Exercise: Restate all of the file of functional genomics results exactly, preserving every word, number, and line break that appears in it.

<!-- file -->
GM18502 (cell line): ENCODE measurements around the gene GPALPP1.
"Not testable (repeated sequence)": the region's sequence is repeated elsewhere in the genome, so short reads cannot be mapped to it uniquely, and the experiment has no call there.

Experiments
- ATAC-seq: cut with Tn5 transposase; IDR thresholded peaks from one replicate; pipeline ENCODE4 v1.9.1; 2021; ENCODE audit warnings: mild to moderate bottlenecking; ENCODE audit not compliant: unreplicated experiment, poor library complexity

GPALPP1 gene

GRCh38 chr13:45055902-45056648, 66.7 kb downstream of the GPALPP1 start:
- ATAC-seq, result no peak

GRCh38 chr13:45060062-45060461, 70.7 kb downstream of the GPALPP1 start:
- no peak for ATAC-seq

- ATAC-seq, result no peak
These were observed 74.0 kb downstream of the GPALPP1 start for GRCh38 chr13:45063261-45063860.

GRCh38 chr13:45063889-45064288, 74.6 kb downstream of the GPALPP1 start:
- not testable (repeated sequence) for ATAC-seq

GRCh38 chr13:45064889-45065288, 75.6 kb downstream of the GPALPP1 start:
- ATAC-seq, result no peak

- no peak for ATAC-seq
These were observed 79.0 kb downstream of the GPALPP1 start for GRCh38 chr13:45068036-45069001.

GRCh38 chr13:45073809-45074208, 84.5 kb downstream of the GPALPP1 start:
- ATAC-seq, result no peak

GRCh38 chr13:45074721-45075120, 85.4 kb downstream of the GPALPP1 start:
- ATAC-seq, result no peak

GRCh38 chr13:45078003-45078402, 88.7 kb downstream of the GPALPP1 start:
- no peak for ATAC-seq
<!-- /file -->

GM18502 (cell line): ENCODE measurements around the gene GPALPP1.
"Not testable (repeated sequence)": the region's sequence is repeated elsewhere in the genome, so short reads cannot be mapped to it uniquely, and the experiment has no call there.

Experiments
- ATAC-seq: cut with Tn5 transposase; IDR thresholded peaks from one replicate; pipeline ENCODE4 v1.9.1; 2021; ENCODE audit warnings: mild to moderate bottlenecking; ENCODE audit not compliant: unreplicated experiment, poor library complexity

GPALPP1 gene

GRCh38 chr13:45055902-45056648, 66.7 kb downstream of the GPALPP1 start:
- ATAC-seq, result no peak

GRCh38 chr13:45060062-45060461, 70.7 kb downstream of the GPALPP1 start:
- no peak for ATAC-seq

- ATAC-seq, result no peak
These were observed 74.0 kb downstream of the GPALPP1 start for GRCh38 chr13:45063261-45063860.

GRCh38 chr13:45063889-45064288, 74.6 kb downstream of the GPALPP1 start:
- not testable (repeated sequence) for ATAC-seq

GRCh38 chr13:45064889-45065288, 75.6 kb downstream of the GPALPP1 start:
- ATAC-seq, result no peak

- no peak for ATAC-seq
These were observed 79.0 kb downstream of the GPALPP1 start for GRCh38 chr13:45068036-45069001.

GRCh38 chr13:45073809-45074208, 84.5 kb downstream of the GPALPP1 start:
- ATAC-seq, result no peak

GRCh38 chr13:45074721-45075120, 85.4 kb downstream of the GPALPP1 start:
- ATAC-seq, result no peak

GRCh38 chr13:45078003-45078402, 88.7 kb downstream of the GPALPP1 start:
- no peak for ATAC-seq